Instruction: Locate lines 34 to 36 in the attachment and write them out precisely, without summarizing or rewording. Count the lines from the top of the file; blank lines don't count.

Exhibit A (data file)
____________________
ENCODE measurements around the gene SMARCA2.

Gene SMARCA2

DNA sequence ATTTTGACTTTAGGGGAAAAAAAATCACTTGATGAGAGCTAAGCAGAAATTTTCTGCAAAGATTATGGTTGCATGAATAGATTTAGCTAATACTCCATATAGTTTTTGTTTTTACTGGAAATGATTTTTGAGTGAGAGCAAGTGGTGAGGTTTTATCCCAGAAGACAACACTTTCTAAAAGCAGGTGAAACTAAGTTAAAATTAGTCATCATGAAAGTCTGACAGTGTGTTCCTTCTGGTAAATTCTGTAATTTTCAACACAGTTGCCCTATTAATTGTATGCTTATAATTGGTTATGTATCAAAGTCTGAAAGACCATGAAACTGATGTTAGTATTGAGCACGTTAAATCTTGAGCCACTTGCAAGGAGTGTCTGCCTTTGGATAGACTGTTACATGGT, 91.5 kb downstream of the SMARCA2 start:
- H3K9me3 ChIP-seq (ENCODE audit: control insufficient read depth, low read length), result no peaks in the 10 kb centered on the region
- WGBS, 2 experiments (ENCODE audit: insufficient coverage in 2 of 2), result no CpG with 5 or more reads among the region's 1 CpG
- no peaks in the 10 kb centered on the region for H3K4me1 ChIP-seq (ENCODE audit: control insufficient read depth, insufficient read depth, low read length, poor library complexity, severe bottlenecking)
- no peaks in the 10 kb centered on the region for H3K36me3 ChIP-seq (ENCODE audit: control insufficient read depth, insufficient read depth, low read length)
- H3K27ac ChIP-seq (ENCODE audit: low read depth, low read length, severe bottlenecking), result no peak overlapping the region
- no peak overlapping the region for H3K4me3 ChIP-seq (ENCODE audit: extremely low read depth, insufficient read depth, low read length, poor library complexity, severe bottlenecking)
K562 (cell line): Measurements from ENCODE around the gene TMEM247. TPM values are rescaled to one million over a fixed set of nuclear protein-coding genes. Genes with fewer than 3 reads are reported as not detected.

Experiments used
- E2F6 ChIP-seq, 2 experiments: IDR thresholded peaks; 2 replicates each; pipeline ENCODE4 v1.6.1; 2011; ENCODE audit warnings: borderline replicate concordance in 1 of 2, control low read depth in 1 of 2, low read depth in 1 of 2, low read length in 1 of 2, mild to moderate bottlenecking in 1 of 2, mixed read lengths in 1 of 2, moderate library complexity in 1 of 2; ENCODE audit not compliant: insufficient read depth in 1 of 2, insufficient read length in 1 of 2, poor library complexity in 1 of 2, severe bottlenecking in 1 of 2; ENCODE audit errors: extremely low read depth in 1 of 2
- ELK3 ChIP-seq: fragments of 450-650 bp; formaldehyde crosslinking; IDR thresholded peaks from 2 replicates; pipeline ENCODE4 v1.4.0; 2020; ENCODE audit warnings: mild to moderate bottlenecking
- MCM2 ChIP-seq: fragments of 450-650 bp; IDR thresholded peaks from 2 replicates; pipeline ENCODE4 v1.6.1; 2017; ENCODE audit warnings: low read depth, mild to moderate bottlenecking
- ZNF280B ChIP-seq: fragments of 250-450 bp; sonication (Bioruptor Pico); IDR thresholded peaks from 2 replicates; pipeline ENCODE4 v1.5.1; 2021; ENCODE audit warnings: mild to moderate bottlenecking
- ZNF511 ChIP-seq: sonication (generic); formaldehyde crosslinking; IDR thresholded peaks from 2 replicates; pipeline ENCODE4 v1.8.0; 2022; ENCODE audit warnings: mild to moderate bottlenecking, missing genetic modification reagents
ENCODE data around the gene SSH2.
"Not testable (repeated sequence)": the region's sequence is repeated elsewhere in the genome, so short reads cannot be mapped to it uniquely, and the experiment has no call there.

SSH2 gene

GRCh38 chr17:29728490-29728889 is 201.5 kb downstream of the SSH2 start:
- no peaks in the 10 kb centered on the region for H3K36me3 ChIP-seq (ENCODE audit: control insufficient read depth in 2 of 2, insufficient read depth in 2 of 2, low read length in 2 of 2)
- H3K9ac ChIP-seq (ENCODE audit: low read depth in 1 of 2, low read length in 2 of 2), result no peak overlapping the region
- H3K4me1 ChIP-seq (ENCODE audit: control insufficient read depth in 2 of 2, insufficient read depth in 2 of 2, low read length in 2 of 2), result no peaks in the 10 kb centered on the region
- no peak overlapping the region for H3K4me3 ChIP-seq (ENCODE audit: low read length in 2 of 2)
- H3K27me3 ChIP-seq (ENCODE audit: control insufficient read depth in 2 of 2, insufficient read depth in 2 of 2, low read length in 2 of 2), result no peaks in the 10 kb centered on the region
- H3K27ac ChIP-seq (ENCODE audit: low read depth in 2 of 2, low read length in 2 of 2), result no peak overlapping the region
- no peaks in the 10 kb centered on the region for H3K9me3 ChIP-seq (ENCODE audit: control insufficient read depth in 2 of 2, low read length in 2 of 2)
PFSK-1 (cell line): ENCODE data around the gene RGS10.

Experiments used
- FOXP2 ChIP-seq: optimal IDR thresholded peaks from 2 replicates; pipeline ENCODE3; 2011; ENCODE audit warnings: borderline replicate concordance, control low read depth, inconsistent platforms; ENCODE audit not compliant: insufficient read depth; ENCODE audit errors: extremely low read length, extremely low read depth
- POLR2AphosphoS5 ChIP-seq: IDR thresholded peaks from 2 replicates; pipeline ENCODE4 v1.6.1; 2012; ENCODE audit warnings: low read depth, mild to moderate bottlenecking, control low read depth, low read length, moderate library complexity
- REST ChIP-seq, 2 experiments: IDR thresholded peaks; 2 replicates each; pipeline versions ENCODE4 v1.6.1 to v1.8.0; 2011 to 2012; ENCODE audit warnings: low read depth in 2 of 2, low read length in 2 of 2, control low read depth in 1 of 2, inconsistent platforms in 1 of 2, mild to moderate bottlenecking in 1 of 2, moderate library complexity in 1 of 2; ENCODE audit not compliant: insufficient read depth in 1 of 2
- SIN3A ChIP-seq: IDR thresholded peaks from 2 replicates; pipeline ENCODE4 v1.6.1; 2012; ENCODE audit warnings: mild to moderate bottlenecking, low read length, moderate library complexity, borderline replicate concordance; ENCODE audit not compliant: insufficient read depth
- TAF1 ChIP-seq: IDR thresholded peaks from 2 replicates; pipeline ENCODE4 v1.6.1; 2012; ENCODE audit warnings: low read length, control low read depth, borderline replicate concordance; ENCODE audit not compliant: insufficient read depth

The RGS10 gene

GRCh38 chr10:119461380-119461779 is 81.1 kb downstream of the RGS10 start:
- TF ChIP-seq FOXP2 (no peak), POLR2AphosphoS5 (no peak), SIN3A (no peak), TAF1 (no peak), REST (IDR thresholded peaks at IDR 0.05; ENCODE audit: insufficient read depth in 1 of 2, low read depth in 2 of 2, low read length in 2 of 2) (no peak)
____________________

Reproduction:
- TAF1 ChIP-seq: IDR thresholded peaks from 2 replicates; pipeline ENCODE4 v1.6.1; 2012; ENCODE audit warnings: low read length, control low read depth, borderline replicate concordance; ENCODE audit not compliant: insufficient read depth

The RGS10 gene

GRCh38 chr10:119461380-119461779 is 81.1 kb downstream of the RGS10 start: